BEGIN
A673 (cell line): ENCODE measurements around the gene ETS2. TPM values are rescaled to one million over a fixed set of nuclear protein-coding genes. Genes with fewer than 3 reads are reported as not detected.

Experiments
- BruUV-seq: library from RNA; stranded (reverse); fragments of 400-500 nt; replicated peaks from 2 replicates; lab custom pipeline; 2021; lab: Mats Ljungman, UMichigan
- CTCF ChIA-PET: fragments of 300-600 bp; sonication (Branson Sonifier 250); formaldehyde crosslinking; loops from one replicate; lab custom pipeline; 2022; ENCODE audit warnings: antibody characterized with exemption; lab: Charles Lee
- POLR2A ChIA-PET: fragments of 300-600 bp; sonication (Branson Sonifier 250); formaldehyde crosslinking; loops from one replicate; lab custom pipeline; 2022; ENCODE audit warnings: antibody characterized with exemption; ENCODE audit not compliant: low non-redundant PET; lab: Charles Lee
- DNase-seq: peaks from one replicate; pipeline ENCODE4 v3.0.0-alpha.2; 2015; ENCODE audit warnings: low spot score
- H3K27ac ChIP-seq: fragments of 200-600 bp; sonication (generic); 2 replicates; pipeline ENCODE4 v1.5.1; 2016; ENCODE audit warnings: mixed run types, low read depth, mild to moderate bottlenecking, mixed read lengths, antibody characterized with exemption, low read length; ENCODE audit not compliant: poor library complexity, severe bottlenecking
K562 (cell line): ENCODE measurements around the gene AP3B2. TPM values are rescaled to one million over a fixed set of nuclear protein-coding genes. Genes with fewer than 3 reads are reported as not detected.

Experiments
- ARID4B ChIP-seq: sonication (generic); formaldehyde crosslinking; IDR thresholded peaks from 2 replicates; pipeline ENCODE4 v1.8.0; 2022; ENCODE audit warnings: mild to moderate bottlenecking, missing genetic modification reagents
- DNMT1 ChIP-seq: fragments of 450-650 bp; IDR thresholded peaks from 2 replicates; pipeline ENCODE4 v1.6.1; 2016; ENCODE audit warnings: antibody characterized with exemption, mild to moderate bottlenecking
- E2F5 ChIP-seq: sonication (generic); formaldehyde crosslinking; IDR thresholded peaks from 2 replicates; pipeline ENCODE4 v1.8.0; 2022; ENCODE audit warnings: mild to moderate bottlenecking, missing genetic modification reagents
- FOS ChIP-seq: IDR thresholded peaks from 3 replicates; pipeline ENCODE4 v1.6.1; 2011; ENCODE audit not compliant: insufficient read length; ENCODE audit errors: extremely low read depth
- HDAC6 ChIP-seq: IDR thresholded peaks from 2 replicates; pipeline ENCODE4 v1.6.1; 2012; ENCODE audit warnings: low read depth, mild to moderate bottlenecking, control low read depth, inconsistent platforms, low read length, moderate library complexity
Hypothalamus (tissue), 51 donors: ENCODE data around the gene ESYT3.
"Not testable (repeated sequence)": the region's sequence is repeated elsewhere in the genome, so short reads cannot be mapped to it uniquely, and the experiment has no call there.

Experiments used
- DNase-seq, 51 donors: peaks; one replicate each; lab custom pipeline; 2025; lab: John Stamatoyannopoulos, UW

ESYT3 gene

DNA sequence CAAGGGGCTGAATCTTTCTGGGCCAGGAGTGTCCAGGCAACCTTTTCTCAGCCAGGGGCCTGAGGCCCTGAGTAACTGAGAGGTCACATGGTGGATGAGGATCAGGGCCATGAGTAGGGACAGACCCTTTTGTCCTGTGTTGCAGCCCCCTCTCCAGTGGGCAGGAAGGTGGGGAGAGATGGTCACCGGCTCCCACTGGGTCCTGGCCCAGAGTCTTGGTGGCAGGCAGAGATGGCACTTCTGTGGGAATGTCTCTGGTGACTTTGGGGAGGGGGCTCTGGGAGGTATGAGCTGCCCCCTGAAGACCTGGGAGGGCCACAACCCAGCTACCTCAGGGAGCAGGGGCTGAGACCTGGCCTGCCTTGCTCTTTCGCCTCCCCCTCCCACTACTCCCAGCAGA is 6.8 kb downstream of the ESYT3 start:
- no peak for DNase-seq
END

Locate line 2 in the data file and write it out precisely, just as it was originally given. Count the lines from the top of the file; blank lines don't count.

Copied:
Experiments